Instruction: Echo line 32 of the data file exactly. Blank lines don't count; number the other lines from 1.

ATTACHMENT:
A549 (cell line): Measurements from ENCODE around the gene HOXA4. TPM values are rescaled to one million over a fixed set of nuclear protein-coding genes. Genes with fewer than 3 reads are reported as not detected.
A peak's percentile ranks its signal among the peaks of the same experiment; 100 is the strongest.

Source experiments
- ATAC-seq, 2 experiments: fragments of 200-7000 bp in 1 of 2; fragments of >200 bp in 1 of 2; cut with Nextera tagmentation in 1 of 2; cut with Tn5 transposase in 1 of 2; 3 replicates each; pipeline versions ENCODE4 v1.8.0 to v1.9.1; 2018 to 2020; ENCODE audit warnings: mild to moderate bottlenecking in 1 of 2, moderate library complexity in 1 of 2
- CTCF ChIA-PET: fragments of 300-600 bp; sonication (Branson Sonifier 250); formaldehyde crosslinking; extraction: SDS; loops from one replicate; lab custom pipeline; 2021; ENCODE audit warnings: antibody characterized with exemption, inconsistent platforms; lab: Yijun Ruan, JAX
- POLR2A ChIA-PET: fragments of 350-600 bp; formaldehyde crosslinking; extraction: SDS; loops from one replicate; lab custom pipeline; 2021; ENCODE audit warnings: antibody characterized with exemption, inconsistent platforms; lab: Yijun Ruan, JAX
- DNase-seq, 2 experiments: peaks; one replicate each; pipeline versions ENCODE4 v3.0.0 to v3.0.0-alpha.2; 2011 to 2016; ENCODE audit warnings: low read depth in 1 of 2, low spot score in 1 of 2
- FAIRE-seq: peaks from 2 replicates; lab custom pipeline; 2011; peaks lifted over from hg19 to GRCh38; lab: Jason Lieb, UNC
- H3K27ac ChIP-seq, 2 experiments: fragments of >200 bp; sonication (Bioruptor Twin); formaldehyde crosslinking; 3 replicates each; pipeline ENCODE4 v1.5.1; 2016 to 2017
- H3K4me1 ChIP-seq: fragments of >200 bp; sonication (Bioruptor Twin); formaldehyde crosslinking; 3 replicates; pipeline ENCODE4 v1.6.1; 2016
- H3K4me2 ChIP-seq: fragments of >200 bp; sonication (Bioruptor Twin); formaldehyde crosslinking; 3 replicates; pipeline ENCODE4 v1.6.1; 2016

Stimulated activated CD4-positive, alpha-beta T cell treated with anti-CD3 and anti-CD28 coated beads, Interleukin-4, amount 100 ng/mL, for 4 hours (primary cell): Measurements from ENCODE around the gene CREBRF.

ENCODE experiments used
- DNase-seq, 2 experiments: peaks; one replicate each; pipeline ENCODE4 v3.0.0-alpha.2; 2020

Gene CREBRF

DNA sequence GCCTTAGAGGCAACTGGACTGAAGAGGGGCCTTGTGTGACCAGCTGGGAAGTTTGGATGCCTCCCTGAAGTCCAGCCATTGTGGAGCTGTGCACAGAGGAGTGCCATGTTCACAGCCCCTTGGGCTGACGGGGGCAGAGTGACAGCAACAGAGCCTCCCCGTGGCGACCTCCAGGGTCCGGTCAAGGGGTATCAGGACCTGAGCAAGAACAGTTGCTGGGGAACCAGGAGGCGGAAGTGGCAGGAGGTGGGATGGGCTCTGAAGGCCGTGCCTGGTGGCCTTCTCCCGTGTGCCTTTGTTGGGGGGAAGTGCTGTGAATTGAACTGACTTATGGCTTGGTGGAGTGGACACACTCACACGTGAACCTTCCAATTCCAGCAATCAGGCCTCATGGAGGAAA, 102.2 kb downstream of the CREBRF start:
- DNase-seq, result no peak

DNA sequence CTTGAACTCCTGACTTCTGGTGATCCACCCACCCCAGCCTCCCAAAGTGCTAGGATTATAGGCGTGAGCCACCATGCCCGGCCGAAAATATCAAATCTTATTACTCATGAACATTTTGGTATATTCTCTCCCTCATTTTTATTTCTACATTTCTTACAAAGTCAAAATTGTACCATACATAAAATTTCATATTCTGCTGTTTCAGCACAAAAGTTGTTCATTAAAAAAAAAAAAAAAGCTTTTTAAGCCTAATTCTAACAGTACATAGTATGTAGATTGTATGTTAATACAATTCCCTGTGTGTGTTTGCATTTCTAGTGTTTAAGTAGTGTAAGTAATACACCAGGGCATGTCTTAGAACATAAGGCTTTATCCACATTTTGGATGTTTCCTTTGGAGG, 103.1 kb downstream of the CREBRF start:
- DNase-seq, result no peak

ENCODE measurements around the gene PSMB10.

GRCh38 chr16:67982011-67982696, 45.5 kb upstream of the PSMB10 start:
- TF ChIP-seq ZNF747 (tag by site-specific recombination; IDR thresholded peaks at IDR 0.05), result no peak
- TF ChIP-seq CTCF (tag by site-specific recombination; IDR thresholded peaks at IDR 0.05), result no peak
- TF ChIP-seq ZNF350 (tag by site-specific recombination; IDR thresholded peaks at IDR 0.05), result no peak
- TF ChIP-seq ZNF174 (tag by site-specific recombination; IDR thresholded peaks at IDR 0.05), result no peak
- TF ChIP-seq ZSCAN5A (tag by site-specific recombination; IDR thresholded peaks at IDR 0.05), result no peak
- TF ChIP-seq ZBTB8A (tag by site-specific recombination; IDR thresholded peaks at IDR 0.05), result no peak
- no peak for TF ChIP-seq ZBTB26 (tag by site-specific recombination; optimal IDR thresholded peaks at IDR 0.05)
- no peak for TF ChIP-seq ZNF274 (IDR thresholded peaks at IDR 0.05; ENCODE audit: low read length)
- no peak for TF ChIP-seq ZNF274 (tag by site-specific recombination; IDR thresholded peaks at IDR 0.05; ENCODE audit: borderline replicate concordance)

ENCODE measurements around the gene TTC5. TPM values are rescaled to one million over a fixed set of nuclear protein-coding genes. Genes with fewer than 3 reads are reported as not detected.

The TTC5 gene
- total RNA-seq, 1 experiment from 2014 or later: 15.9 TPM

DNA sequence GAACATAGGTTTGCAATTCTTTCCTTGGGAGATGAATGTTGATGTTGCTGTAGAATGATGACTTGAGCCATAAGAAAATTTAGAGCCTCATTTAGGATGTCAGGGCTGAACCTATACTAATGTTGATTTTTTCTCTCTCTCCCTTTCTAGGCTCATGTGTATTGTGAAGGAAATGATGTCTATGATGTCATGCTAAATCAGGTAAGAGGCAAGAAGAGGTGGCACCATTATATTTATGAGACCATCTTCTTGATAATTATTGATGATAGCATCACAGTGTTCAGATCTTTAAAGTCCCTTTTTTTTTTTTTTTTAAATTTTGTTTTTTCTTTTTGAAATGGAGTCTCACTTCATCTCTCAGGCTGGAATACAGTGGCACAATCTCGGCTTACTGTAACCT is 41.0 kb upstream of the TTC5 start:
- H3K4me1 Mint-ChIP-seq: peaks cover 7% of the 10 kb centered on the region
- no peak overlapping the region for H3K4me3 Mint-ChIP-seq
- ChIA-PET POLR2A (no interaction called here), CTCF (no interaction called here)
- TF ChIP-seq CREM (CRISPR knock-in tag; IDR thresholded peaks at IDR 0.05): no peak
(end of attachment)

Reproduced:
The TTC5 gene